Friday, December 13, 2013

It's All About Gaudi

Our last day in Barcelona was all about the famous architect Antoni Gaudi. We visited Park Guell in the morning, Sagrada Familia in the afternoon, and took an evening stroll along Passeig de Gracia. I'm not sure which part I liked the most; they were so unique and interesting. I never thought I was a Gaudi fan, but Dan and I agreed that there is something special about seeing the buildings in situ.

The last time I was in Barcelona (twelve years ago), entrance to Park Guell was free. Now you have to buy a ticket that gives you a 30-minute window in which you can enter the monumental zone. Once inside, there's no time limit. My friend Nick recommended buying tickets in advance, and I'll recommend the same to you. It's cheaper, and you avoid waiting in line.

Just getting into the park was a fun adventure. We had to take seven or eight very steep escalators to get to the top of the hill. Here's a view from the midway point.

The park was really nice, and thankfully not too crowded. We had a stroller and a carrier, and the stroller was kind of a pain. We knew we'd be walking around all day though so we wanted to have somewhere to put her when we got tired of carrying her.

I was very impressed with the Sagrada Familia. Known for its lengthy construction (131 years and counting!), it is truly a work of art. The outside is unique and interesting in its own right, but the inside is glorious. When asked about the timeline for the project and why it was taking so long, Gaudi reportedly said, "My client is not in a hurry." Ha! I love that!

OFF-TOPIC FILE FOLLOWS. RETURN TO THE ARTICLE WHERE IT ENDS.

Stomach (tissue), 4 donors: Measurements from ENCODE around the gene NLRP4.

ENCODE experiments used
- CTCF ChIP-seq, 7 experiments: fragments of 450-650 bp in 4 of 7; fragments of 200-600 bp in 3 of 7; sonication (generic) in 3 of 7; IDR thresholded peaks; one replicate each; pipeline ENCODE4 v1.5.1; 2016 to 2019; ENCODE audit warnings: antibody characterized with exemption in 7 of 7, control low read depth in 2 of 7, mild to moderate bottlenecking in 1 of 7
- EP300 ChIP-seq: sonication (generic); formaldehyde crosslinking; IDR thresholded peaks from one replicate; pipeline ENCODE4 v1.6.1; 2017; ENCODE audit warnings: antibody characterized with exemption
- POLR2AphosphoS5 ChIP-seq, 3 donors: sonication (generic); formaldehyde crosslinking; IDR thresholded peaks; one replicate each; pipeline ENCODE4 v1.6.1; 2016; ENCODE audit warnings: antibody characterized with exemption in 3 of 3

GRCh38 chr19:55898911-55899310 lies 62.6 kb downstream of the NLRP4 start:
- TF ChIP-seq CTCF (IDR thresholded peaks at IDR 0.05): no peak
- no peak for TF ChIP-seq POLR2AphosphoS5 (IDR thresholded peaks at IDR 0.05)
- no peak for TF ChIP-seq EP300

Again, we bought tickets in advance, but we didn't realize that you have to buy a separate ticket to gain entrance to the towers. In fact, each tower has its own ticket. You aren't allowed to bring babies (or anyone under 14 years) up there, so Dan and I took turns--one of us watched Zahara while the other went up one of the towers. We each went up a different one so we were able to get pictures of both. It was definitely worth the extra cost to go to the top. The views of the city are amazing, and you get to see some of the sculptures up-close. You take an elevator to the top of the tower and wind your way down a narrow spiral staircase to get back down. I can see why babies aren't allowed. It was scary at times, but very cool!

After touring the church, we walked toward Passeig de Gracia, which is known as Barcelona's 5th Avenue (like in New York). Not only does pretty much every high-end store you can think of have a location on this street, but many of the buildings were designed by Gaudi. You have to pay to get into some of them, but window shopping is always free.

We capped off our trip to Barcelona with another fun dinner of pinchos at Blai Tonight (see our first experience here). This place was a little off the beaten path and was a bit grubbier than the last place we tried, but I loved it. All of the pinchos were only one Euro and it was standing-room only. It felt fairly authentic even though the food was labeled in English. The whole street (Passeig dels Castanyers) was lined with pinchos bars though, so if I had to do it again I would probably some of the other places.

See other days of this trip:
Barcelona Day 1
Barcelona Day 2

1 comment:

  1. you see this Calli? check you're front door...john and connie